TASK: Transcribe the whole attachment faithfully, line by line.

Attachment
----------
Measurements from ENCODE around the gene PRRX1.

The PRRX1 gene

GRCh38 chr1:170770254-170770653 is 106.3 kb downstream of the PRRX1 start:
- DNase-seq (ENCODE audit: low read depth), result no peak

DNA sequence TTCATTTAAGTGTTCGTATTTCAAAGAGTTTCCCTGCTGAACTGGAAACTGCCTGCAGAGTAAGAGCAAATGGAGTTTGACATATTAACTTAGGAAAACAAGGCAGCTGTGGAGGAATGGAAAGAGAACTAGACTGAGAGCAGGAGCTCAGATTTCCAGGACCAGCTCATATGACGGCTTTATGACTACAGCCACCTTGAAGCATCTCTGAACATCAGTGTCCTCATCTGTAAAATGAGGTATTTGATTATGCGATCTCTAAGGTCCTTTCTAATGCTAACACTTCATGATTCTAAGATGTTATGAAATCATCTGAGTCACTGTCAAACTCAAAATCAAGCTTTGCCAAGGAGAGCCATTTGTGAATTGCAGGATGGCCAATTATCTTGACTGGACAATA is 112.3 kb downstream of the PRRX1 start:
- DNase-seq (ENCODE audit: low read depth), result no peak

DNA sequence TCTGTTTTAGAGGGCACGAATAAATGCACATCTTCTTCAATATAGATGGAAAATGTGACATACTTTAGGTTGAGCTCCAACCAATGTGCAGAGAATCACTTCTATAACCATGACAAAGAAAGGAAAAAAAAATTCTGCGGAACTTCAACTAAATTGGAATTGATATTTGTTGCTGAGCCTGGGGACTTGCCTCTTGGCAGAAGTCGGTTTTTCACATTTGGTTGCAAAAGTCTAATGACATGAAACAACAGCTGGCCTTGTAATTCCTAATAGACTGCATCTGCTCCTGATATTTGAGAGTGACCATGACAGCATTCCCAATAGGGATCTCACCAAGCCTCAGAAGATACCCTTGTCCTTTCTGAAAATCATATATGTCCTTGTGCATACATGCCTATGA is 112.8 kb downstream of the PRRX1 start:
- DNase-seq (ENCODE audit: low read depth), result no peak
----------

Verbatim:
Measurements from ENCODE around the gene PRRX1.

The PRRX1 gene

GRCh38 chr1:170770254-170770653 is 106.3 kb downstream of the PRRX1 start:
- DNase-seq (ENCODE audit: low read depth), result no peak

DNA sequence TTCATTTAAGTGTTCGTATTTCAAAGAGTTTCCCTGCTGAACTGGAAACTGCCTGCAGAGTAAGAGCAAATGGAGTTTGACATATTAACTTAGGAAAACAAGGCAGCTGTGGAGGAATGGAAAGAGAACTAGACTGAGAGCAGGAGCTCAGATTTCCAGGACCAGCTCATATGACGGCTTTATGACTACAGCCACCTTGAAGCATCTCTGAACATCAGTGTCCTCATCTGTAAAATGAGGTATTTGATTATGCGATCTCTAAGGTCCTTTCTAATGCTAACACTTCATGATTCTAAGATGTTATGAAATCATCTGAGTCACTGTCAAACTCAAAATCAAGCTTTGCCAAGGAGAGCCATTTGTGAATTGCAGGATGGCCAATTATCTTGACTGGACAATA is 112.3 kb downstream of the PRRX1 start:
- DNase-seq (ENCODE audit: low read depth), result no peak

DNA sequence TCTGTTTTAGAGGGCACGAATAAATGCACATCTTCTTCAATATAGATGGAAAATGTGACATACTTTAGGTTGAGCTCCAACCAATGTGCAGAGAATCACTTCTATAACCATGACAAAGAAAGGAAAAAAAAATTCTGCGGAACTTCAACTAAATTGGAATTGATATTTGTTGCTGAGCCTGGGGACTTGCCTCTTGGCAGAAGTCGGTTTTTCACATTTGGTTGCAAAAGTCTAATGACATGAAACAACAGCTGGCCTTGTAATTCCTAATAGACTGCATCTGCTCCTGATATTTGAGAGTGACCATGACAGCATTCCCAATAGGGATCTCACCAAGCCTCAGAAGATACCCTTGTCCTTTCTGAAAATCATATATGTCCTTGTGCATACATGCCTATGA is 112.8 kb downstream of the PRRX1 start:
- DNase-seq (ENCODE audit: low read depth), result no peak